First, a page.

A new robotic commercial cargo ship for the International Space Station skipped its first attempt to link up with the orbiting lab Sunday (Sept. 22) due to a rendezvous glitch that delayed the spacecraft's arrival for at least 48 hours, NASA officials say.
The unmanned Cygnus spacecraft built by Orbital Sciences Corp. was expected to be captured by a robotic arm operated by astronauts inside the space station later today at 7:25 a.m. EDT (1125 GMT) before the glitch appeared. Cygnus launched to the space station on Wednesday (Sept. 18) and is making its debut flight test to the orbiting lab.
"Orbital Sciences has confirmed that this morning at around 1:30 a.m. EDT, Cygnus established direct data contact with the ISS and found that some of the data received had values that it did not expect, causing Cygnus to reject the data," NASA officials wrote in a status update early Sunday. "This mandated an interruption of the approach sequence. Orbital has subsequently found the causes of this discrepancy and is developing a software fix." [See photos of Orbital Sciences' 1st Cygnus trip to the space station]
Because of the approach trajectory of the Cygnus spacecraft, it will take two days for the orbital mechanics to align to allow a second attempt to link up with the space station, NASA officials explained. That means skywatchers have two more chances to see Cygnus in space from the ground, if you know when and where to look.
The Dulles, Va.-based Orbital Sciences built the Cygnus spacecraft and its Antares rockets to fly unmanned cargo delivery missions to the International Space Station for NASA. This first Cygnus flight marks the last milestone for Orbital under NASA's Commercial Orbital Transportation Services program, which awarded the company $288 million to develop the spacecraft. Orbital Sciences now has a $1.9 billion contract to fly eight cargo missions to the station using Cygnus and its Antares boosters. The first of those missions could launch in December if this first test flight goes well.
During the first Cygnus shakedown cruise, Orbital engineers are putting the spacecraft through a series of 10 in-flight tests to make sure it is safe to approach the International Space Station. Eight of those tests are scheduled for rendezvous day, Orbital officials have said.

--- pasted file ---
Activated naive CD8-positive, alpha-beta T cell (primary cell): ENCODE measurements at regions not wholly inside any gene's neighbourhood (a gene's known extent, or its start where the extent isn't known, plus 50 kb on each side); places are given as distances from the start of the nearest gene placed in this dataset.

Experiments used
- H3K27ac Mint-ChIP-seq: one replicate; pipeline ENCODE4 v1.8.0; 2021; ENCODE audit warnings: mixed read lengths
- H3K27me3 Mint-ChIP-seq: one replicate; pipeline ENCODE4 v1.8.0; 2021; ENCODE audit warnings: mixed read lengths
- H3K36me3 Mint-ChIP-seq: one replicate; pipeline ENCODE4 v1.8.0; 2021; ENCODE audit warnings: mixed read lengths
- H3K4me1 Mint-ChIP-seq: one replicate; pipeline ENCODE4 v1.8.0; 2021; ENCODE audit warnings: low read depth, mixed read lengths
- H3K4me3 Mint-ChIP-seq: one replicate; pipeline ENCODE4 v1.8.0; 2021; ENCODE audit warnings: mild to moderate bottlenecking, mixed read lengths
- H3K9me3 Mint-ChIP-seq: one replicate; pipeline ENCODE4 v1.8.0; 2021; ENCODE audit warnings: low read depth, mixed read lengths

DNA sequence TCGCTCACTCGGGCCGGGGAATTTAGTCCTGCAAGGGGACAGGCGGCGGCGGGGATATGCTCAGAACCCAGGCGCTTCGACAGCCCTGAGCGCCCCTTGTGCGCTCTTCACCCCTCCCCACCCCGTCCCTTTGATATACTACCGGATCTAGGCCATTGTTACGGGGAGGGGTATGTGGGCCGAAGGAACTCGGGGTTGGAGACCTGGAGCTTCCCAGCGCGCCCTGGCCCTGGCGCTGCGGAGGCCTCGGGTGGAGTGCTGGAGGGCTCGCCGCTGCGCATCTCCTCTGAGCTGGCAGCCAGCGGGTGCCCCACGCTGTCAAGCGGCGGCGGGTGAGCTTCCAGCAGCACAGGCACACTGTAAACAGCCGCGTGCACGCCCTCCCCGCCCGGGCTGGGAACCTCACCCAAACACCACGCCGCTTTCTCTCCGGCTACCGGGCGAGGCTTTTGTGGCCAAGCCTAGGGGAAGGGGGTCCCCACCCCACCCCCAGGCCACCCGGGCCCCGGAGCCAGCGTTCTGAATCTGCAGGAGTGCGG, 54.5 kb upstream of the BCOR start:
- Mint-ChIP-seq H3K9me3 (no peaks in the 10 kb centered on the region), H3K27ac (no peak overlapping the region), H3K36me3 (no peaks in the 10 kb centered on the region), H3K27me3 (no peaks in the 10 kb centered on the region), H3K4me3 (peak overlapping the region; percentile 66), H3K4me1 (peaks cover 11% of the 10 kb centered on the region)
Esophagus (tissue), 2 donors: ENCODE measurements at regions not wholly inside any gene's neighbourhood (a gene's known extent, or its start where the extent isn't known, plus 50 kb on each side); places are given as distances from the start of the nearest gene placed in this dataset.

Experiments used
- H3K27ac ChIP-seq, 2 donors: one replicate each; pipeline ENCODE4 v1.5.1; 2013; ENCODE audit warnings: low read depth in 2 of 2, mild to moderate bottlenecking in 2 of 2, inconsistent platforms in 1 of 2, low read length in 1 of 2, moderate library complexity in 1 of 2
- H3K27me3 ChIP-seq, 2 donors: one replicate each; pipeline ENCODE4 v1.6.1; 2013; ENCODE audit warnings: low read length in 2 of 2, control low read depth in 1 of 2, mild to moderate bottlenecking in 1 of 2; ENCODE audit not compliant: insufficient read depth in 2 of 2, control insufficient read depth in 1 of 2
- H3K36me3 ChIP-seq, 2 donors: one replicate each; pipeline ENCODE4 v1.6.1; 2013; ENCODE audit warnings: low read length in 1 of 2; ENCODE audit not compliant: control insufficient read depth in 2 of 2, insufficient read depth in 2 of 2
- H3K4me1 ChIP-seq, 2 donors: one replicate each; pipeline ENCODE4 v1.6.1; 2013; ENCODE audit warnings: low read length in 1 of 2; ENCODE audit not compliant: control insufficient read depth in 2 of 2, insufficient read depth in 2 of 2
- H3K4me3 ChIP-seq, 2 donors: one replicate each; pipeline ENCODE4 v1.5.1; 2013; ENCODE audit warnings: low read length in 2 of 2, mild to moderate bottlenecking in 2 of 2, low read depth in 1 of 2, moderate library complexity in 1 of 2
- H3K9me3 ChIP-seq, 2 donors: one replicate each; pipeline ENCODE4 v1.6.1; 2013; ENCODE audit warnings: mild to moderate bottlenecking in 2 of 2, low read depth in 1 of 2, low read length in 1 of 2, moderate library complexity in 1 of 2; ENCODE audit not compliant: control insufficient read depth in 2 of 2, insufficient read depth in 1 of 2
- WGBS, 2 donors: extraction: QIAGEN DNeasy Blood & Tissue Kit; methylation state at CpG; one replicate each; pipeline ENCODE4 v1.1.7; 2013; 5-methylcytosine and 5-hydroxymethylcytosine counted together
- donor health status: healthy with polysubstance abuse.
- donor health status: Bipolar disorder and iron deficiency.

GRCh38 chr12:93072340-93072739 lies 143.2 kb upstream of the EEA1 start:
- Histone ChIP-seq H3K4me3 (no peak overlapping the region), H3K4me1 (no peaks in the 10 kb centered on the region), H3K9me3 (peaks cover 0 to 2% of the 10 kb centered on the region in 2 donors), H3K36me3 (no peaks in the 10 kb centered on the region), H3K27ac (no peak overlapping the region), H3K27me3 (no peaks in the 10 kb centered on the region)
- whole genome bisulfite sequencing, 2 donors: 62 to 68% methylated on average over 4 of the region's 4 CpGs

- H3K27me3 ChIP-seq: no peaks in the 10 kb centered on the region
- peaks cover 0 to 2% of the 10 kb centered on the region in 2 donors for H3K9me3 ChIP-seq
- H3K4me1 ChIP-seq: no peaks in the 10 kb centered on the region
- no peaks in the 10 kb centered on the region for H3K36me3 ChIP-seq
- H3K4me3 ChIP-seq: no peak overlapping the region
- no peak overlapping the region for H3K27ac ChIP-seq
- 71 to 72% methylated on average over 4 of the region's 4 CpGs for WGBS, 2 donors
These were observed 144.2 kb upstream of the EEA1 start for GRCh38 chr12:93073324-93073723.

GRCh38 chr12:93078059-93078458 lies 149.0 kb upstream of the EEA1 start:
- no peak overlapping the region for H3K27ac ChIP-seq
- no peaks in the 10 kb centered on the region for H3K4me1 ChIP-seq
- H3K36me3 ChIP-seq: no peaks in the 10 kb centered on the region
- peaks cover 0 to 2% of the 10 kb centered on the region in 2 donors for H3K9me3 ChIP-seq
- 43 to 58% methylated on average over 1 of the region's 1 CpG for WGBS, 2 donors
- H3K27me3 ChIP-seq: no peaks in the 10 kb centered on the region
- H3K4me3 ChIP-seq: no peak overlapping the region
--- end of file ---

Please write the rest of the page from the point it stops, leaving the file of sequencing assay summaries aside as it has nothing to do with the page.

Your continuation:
The Cygnus spacecraft is a bus-size spacecraft shaped like a large cylinder. It is about 17 feet (5 meters) long and 10 feet (3 m) wide, and designed to haul up to 4,409 pounds (2,000 kilograms) of cargo in its current configuration.
For this first test flight, the Cygnus cargo ship is packed with about 1,543 pounds (700 kg) of supplies and gear.
Orbital Sciences is one of two commercial spaceflight companies with billion-dollar deals to provide cargo deliveries to the International Space Station. The other company is the Hawthorne, Calif.-based SpaceX founded by billionaire entrepreneur Elon Musk.
SpaceX has a $1.6 billion contract for 12 cargo delivery flights to the space station using the company's Dragon space capsules and their Falcon 9 rockets. SpaceX has successfully flown two cargo deliveries and a test flight to the station so far.
With the retirement of NASA's space shuttle fleet in 2011, the space agency is depending on SpaceX and Orbital Sciences to keep the space station stocked with the supplies astronauts need. Unmanned cargo ships by Russia, Japan and the European Space Agency can also make deliveries to the station.
Editor's Note: If you snap a photo of Orbital Sciences' Cygnus spacecraft in space, the International Space Station or any other amazing sky view that you'd like to share for a possible story or image gallery, send photos, comments and your name and location to managing editor Tariq Malik at firstname.lastname@example.org.
SPACE.com is providing complete coverage of Orbital's first Cygnus test flight to the International Space Station. SPACE.com partner Spaceflight now is also offering updates via its Cygnus Mission Status Center.
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Tariq is the Editor-in-Chief of Space.com and joined the team in 2001, first as an intern and staff writer, and later as an editor. He covers human spaceflight, exploration and space science, as well as skywatching and entertainment. He became Space.com's Managing Editor in 2009 and Editor-in-Chief in 2019. Before joining Space.com, Tariq was a staff reporter for The Los Angeles Times covering education and city beats in La Habra, Fullerton and Huntington Beach. In October 2022, Tariq received the Harry Kolcum Award for excellence in space reporting from the National Space Club Florida Committee. He is also an Eagle Scout (yes, he has the Space Exploration merit badge) and went to Space Camp four times as a kid and a fifth time as an adult. He has journalism degrees from the University of Southern California and New York University. You can find Tariq at Space.com and as the co-host to the This Week In Space podcast with space historian Rod Pyle on the TWiT network. To see his latest project, you can follow Tariq on Twitter @tariqjmalik.